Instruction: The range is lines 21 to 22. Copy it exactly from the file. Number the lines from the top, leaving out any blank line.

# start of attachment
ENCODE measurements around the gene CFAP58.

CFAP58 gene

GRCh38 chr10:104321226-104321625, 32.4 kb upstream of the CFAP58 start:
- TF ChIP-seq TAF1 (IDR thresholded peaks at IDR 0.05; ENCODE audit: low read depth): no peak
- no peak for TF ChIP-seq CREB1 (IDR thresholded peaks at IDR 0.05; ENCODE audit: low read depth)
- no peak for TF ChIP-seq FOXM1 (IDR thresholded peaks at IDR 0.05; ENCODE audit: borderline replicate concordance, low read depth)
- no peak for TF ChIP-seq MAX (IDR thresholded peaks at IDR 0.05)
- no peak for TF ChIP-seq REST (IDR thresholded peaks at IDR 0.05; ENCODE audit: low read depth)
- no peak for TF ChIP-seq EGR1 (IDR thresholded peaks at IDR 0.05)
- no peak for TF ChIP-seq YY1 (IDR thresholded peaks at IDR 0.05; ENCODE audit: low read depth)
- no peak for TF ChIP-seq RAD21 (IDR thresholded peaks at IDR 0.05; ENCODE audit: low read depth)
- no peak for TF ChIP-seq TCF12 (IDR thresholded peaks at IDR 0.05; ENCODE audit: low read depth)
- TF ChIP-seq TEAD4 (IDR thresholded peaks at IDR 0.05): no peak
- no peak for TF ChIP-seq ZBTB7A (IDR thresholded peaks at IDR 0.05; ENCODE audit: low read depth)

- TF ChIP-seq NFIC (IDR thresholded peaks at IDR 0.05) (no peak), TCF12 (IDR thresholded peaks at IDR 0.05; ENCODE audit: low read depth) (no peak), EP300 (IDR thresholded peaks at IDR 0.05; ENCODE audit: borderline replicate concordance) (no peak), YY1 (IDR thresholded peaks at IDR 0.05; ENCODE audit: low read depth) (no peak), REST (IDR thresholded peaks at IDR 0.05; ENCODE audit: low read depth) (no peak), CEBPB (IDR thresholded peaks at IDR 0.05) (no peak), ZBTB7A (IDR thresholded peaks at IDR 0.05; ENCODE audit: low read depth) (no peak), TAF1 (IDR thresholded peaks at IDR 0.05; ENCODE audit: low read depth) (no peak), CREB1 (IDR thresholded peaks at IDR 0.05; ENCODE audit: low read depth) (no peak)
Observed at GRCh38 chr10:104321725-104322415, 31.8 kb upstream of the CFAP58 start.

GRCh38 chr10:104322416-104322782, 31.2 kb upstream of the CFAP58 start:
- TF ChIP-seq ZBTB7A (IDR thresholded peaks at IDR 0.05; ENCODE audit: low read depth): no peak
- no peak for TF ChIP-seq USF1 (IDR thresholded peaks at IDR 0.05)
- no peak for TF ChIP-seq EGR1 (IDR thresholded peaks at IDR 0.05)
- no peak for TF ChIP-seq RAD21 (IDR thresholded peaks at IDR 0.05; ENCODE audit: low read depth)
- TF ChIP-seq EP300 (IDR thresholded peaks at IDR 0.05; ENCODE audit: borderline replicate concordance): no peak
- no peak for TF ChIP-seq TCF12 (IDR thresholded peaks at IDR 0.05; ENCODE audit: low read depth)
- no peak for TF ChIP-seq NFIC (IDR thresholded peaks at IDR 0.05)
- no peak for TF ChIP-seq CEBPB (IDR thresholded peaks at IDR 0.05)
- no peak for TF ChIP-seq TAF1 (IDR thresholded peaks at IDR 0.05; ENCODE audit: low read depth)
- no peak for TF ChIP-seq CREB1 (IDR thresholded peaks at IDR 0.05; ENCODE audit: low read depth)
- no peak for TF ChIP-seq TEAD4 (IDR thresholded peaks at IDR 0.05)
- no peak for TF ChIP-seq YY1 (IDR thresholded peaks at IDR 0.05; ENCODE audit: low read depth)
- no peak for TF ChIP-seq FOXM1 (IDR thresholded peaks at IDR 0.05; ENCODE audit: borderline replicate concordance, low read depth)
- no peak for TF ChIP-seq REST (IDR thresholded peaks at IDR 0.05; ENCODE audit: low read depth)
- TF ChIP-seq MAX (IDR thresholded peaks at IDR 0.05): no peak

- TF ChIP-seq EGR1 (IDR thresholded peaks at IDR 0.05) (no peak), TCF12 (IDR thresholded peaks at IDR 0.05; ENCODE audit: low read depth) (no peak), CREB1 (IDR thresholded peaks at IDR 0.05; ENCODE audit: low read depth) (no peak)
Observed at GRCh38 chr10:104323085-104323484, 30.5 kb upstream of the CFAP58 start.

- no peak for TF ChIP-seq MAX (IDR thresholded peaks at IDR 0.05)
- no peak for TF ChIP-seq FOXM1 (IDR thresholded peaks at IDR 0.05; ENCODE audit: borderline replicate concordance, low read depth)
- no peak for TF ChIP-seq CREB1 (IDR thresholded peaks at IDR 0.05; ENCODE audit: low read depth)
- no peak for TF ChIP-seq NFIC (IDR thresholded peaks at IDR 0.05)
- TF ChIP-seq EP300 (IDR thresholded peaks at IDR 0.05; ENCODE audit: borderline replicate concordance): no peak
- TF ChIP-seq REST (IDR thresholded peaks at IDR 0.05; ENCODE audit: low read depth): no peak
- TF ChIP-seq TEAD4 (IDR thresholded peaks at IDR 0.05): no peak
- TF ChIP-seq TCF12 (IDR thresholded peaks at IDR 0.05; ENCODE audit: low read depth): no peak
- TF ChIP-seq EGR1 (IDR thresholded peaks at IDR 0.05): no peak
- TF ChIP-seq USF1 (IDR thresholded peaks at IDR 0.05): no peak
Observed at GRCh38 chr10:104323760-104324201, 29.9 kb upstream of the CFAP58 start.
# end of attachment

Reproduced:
- no peak for TF ChIP-seq RAD21 (IDR thresholded peaks at IDR 0.05; ENCODE audit: low read depth)
- TF ChIP-seq EP300 (IDR thresholded peaks at IDR 0.05; ENCODE audit: borderline replicate concordance): no peak